A Meteorite is a naturally occurring object originating in outer space that survives an impact with the Earth’s surface. These artifacts from outer space provide us with a snapshot of both the origins of Earth and our solar system.

As the solar system formed more than four billion years ago, primitive particles collided and clumped into increasingly larger bodies. Many asteroids retain their ancient components virtually unchanged, however, planets, moons and some larger asteroids partially or completely melted. Dense molten iron (carrying other dissolved elements) sank to the cores of these bodies.
Molten rock and silicate crystals hardened into rocky mantles above the cores. Further partial melting of the mantles caused crust to form, as on Earth.

Some meteorites come from differentiated planets and asteroids, which started as chondrites but melted and separated into iron and stony parts. Iron Meteorites, for example, come from the cores of asteroids that broke up in collisions. And Stony Meteorites form once-molten crusts and reveal surprising details about how their parent planets formed. The rarest of meteorites is the Urban Meteorite which is believed to have formed from the outer most surface of the crust.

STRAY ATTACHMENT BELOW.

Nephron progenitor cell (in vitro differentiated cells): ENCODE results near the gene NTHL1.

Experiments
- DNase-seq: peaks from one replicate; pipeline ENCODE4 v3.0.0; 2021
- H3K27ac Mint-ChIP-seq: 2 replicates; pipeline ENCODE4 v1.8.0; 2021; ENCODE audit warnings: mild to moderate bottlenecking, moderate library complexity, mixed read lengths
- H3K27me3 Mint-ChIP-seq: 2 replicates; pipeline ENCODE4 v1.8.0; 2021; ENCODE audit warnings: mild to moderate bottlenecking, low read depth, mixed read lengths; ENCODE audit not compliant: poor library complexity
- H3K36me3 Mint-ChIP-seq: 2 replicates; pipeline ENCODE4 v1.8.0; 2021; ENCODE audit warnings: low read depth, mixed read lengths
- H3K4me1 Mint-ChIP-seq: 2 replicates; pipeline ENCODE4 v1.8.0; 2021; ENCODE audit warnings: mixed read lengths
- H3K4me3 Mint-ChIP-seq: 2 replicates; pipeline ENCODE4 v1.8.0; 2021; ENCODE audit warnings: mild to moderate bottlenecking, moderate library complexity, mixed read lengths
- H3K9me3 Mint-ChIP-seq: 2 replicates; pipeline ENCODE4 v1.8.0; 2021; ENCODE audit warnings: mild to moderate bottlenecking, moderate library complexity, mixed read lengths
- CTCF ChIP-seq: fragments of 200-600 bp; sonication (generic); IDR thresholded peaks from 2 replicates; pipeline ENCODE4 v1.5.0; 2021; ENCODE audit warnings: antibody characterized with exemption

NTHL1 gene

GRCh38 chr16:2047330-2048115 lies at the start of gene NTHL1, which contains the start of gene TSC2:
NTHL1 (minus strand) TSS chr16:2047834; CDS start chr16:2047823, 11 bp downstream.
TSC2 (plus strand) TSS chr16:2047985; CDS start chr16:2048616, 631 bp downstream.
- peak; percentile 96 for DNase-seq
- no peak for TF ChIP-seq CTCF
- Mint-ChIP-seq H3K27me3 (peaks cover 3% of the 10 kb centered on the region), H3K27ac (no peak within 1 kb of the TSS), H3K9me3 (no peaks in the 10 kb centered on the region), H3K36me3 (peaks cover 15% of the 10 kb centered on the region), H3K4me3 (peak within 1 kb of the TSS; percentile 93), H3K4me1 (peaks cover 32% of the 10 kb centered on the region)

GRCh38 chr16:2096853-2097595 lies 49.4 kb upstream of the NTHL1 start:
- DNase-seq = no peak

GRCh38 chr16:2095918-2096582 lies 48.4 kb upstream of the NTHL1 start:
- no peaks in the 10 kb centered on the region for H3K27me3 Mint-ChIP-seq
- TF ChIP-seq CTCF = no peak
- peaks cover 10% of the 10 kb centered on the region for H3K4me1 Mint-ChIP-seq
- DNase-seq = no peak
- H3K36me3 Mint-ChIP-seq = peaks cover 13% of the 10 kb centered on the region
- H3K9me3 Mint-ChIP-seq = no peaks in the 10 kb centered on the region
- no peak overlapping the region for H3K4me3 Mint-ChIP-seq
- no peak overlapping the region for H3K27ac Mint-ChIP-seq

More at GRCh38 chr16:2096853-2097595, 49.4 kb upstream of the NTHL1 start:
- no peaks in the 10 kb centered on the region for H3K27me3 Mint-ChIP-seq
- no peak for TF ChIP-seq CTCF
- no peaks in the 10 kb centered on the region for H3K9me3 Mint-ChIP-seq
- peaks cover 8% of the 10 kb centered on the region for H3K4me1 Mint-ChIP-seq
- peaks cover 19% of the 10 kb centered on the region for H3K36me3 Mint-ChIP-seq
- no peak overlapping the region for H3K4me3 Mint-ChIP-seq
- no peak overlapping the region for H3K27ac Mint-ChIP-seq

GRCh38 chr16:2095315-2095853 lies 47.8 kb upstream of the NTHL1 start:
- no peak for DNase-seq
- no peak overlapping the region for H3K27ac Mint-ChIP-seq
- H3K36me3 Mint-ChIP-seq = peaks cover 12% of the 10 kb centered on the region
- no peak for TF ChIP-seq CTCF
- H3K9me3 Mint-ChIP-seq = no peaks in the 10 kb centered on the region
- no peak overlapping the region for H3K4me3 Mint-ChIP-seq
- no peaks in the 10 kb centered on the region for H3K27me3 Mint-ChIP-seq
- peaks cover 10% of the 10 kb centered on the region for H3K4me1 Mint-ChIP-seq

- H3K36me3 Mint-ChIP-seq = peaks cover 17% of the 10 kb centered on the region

These silica rich, rock-like objects are found concentrated in certain parts of the world. Like all meteorites they are given names based on the location that they were discovered. Because of their rarity and their unique individual qualities, levels of classification are given based on city street names, for example, an Urban Meteorite from Berry Street is called a Berryte and one from Driggs is called a Driggsite. An Urban Meteorite find is always accompanied by the presence of Urban Tektites, silica crystals which are green-blue in color.

There is much speculation about the formation of Urban Tektites, more commonly referred to as "Street Diamonds," however, scientists believe that they were created by energy generated from collisions and impacts on the Earth’s surface. It is thought that the heat generated from these impacts is sufficiently great to fuse all materials present.

Urban Meteorites consist of less than 1% of all meteorites found yearly, making them incredibly rare. You will be very lucky if you find one.